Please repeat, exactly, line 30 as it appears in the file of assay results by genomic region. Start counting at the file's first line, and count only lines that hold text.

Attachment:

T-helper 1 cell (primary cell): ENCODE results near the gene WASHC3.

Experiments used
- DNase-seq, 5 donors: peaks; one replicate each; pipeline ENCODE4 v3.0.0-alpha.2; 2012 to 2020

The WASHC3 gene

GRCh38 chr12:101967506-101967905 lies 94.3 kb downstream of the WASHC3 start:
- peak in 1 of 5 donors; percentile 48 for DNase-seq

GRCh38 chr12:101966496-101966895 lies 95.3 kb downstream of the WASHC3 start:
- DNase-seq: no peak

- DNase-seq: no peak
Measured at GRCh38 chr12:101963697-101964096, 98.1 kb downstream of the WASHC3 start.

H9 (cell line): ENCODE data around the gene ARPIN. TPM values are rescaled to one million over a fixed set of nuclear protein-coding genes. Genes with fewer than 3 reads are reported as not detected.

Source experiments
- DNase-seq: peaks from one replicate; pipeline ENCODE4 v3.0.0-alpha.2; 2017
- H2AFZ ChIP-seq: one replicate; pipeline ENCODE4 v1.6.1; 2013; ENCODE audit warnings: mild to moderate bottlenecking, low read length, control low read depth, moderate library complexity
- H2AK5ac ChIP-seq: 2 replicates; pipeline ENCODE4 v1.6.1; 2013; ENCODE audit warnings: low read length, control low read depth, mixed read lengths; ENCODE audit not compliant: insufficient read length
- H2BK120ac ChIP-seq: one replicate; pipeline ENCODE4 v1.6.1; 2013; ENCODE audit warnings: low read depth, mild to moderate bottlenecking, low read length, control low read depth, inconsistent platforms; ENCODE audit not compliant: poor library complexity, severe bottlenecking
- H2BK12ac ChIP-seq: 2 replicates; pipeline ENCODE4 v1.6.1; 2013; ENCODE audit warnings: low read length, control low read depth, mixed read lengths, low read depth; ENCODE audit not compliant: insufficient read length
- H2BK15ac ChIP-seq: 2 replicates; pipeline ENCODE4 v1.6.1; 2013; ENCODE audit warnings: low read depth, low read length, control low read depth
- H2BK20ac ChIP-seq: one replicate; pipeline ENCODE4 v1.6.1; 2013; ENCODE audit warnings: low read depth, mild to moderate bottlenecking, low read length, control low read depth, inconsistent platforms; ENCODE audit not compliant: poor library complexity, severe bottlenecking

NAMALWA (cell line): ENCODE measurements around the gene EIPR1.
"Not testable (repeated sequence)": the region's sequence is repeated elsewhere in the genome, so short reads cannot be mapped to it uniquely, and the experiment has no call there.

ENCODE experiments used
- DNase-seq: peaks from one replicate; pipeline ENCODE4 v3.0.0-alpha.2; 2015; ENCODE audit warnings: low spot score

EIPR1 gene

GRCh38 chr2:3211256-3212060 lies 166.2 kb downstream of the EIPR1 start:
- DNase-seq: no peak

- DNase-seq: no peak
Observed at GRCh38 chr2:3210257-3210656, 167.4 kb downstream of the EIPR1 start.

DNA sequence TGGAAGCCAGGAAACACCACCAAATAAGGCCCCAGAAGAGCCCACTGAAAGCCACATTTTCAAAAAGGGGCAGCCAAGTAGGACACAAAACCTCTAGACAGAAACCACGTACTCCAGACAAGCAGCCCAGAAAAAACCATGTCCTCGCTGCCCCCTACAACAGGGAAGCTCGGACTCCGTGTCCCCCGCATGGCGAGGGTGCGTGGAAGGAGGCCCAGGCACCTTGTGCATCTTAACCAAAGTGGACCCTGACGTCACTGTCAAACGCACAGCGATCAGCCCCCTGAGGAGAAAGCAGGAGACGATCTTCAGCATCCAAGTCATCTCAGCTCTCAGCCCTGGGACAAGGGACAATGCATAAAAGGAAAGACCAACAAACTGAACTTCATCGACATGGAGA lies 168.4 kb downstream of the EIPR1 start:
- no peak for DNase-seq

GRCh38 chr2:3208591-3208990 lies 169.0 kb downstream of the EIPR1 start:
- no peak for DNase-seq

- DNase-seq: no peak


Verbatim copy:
- no peak for DNase-seq